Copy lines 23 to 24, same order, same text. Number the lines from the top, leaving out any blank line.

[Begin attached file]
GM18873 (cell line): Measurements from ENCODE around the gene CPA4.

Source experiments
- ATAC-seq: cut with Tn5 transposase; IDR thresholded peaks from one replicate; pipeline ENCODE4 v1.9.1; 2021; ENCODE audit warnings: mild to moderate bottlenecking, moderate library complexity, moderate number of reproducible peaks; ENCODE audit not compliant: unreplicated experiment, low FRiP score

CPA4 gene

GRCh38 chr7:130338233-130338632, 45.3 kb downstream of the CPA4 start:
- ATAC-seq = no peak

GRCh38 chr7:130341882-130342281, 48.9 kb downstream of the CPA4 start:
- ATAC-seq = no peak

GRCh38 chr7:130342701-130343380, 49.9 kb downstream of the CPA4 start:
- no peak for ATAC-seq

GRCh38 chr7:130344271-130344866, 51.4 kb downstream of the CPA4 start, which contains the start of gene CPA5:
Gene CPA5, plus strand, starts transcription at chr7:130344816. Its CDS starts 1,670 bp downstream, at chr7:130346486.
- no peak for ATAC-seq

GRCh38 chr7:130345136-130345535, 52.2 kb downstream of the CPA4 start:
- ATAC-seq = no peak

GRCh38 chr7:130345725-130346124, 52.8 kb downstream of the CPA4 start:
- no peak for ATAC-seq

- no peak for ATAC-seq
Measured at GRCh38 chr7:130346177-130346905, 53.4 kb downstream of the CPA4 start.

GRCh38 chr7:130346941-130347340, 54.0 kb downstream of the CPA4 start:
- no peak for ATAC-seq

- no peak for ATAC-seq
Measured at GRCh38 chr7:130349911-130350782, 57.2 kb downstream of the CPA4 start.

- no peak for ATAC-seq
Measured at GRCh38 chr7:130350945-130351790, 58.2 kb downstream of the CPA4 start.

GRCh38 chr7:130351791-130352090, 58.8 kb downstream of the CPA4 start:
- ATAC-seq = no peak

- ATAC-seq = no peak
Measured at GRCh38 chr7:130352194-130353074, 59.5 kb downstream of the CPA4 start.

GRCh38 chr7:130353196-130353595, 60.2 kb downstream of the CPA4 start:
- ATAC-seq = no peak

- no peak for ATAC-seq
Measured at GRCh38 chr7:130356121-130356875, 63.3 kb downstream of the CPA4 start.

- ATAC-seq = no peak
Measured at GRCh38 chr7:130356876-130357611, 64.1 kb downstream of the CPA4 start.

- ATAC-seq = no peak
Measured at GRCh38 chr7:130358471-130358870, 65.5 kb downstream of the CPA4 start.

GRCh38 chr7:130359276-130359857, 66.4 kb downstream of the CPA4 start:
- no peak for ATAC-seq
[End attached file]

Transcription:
Measured at GRCh38 chr7:130349911-130350782, 57.2 kb downstream of the CPA4 start.

- no peak for ATAC-seq